5 Tips From ‘From Loops To A Finished Track’

We may be a little bias, but at Toolroom Academy we wholeheartedly believe that music production is one of the most exciting and interesting crafts in existence.

The road to becoming a music producer isn’t quite as simple as listening to a few tunes and making a couple of decisions. From start to finish, the production journey is a time-consuming process. But simply having a workflow and options for what to do next, will massively speed up these processes and will make all the difference.

All the time we see producers wasting time with the tiny details that more often than not end up getting canned because their workflow is out of whack.

How much time have you spent creating loops that you never finish? How many hours have you wasted not surpassing a 16-bar loop? How many great ideas have laid waste to shear boredom?

If this sounds like you, then we think it’s time to take advice on that seemingly impossible task of what to do next, and who better than one of our most popular tutors – D.Ramirez.

From one of the most talented and experienced producers in Dance Music, we’ve compiled his top 5 top tips plucked from his ‘From Loops To A Finished Track’ FaderPro course.

Colour Coding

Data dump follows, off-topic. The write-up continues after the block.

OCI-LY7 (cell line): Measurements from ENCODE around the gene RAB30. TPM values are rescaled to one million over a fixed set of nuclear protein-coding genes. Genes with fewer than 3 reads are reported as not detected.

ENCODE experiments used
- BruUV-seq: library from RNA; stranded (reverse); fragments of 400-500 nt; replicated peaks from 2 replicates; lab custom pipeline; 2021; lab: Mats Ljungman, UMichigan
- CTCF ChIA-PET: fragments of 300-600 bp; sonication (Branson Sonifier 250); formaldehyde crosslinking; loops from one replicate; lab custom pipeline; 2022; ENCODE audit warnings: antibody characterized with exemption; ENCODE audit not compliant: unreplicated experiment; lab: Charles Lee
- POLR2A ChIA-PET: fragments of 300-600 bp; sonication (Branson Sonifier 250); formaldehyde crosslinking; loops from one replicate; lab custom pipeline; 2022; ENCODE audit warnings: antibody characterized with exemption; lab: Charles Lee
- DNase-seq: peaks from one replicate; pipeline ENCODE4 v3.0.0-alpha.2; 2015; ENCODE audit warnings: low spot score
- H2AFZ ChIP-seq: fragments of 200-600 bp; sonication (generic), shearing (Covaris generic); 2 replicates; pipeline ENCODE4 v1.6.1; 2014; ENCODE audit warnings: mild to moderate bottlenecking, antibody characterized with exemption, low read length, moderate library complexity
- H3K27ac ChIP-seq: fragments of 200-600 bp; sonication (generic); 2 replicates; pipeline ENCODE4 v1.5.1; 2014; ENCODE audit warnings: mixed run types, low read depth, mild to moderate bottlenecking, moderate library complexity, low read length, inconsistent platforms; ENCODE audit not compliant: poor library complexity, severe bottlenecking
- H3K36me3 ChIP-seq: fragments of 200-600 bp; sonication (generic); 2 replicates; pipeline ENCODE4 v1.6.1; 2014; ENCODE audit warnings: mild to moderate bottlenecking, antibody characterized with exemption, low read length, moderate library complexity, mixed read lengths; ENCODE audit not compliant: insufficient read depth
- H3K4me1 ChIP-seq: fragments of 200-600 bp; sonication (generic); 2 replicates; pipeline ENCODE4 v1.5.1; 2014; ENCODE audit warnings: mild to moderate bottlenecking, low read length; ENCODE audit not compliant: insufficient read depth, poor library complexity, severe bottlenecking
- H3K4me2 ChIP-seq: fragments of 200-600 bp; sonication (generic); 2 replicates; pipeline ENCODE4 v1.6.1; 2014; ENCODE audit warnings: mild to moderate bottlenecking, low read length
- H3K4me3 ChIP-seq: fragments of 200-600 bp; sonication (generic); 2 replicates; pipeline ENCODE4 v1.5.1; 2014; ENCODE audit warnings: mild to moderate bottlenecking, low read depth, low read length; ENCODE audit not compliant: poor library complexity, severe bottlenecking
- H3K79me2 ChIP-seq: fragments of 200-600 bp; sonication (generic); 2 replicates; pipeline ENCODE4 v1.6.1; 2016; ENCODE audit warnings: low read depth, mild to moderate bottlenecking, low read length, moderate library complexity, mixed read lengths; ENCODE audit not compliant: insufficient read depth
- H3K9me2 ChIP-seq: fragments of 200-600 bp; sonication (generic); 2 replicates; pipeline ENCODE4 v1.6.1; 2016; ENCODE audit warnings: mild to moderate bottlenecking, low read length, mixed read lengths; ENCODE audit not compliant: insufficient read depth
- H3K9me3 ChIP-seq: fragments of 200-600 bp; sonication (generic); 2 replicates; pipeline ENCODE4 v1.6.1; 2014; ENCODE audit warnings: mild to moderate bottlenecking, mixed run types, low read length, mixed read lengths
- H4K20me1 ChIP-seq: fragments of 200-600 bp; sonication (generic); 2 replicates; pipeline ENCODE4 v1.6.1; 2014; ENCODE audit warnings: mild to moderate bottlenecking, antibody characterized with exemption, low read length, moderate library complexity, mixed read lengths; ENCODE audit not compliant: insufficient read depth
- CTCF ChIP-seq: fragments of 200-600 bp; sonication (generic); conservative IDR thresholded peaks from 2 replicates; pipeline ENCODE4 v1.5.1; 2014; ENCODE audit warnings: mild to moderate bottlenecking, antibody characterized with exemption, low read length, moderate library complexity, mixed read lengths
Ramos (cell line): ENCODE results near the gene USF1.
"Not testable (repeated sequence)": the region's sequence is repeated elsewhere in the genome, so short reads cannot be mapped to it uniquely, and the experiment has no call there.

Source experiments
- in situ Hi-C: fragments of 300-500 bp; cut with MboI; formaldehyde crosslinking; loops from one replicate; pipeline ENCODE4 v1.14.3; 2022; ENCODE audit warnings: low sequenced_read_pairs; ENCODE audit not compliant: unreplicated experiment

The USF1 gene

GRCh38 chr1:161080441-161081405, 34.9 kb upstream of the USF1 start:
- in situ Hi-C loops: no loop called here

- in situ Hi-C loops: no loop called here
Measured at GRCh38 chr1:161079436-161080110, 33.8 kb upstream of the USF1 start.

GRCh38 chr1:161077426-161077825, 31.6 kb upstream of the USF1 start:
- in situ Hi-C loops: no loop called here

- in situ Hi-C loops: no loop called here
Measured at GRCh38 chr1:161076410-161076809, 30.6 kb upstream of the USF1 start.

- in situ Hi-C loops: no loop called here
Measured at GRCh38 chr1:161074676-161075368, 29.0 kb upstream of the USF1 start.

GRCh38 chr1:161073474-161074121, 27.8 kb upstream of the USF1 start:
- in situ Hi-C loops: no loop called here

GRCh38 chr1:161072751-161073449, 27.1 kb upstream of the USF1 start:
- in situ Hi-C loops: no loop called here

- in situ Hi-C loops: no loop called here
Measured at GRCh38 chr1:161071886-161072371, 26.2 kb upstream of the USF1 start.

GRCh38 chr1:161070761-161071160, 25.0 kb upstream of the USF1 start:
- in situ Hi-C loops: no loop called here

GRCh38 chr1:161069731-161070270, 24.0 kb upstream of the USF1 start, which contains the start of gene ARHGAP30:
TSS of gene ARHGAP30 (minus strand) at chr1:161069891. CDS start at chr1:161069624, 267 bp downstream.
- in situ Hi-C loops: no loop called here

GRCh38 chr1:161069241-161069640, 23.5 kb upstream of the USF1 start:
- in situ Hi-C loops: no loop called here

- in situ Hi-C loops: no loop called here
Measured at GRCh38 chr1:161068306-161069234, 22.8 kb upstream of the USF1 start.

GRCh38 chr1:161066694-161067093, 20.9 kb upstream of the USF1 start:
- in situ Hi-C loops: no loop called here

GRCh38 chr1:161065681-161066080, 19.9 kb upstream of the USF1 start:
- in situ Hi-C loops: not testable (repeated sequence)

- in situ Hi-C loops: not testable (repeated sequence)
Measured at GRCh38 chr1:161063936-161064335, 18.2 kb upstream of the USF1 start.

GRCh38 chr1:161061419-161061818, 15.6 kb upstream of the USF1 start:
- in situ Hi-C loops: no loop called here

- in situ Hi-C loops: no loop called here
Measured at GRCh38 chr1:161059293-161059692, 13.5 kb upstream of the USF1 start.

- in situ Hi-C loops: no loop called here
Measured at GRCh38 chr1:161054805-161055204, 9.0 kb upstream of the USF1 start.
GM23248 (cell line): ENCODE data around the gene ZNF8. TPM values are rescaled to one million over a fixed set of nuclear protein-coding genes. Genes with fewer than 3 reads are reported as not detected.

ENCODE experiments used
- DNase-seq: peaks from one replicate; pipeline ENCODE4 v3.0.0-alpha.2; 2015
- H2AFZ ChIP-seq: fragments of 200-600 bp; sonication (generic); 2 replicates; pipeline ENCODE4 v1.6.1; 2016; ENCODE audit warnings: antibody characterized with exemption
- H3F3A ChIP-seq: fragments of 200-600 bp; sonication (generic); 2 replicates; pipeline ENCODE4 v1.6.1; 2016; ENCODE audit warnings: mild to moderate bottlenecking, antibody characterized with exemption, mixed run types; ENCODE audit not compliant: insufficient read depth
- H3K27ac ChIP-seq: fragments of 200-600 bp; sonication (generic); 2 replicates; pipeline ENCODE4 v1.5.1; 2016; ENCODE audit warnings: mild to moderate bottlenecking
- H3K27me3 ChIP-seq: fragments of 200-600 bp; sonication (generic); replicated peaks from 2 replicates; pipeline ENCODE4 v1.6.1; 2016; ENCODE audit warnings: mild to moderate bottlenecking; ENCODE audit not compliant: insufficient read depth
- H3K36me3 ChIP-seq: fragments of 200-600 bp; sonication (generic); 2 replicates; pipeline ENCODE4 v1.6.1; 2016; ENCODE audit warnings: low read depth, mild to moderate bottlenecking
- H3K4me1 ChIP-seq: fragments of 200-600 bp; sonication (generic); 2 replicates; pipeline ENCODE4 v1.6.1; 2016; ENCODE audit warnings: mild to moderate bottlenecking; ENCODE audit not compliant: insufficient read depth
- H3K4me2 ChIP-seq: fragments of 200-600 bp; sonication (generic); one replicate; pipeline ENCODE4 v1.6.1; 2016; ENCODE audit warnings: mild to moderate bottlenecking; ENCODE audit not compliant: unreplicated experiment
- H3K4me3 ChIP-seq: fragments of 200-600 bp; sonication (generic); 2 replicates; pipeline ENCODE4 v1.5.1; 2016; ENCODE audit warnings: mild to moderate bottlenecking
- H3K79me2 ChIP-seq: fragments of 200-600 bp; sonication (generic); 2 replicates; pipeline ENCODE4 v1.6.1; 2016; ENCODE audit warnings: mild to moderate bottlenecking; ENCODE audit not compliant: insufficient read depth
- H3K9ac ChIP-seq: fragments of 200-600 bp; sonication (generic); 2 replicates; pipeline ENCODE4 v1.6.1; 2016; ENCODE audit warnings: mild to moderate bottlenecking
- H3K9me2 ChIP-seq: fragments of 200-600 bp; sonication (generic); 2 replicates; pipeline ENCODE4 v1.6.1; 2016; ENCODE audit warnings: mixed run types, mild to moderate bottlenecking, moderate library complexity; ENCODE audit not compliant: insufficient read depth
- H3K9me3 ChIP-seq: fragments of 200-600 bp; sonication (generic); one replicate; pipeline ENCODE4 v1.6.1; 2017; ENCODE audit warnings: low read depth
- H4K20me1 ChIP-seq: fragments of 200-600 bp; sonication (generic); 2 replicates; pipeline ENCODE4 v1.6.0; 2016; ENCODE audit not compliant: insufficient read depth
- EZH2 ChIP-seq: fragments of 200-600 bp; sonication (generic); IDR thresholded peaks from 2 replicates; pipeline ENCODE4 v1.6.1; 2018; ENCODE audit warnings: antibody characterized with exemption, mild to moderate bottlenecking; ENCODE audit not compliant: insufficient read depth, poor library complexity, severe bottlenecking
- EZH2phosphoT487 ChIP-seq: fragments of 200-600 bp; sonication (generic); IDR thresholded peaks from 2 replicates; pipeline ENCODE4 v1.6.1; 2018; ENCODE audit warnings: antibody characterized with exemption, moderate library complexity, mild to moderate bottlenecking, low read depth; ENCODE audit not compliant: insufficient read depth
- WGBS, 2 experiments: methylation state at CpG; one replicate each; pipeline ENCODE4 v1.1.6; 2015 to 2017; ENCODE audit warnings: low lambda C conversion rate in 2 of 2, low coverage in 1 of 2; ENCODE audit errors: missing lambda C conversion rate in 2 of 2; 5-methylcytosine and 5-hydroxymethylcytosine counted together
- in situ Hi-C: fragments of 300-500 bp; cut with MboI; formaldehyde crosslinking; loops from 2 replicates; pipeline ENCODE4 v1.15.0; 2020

Colour code and organise your tracks. It’s simple, but so damn effective! All separate elements must be colour coded in a specific colour otherwise you’ll end up with a very counterproductive mess of a project. I colour my drums red, unless it’s a high hat and then it becomes pink, bass is brown, vocals yellow, synths blue and FX green.

Group Reverb

Placing the same reverb on all of your drums actually has an amazing homogenising effect on the overall sound of the drums as a whole. The end result gives the impression that all the drums were recorded in the same place.

Vocal Chops

Another great tip if you’re working with vocals, use Ableton’s amazing capabilities to find interesting vocal loops from your existing chunk of audio. Create small loops within the vocal samples and flick through to find something interesting and unique.

Clip View

Collect your ideas in clip view. Using clip view can be a great way to use Ableton as a musical sketch pad to try things out before you commit to the arrangement.

EQ Groove Elements

Finally, my last tip is to be sure that you separate kick and bass with EQ. Find the fundamental frequency in your kick and take a little bit of that out with an EQ on your bass.

From one of the most talented and experienced producers in Dance Music, our very own D Ramirez shows you exactly his process for creating a remix using parts from his own track ‘Get Wrecked’. Learn how to use Ableton’s unique features to create a template that works for you and helps you speed up your track making and remix process. Check out From Loops To A Finished Track over at FaderPro now.

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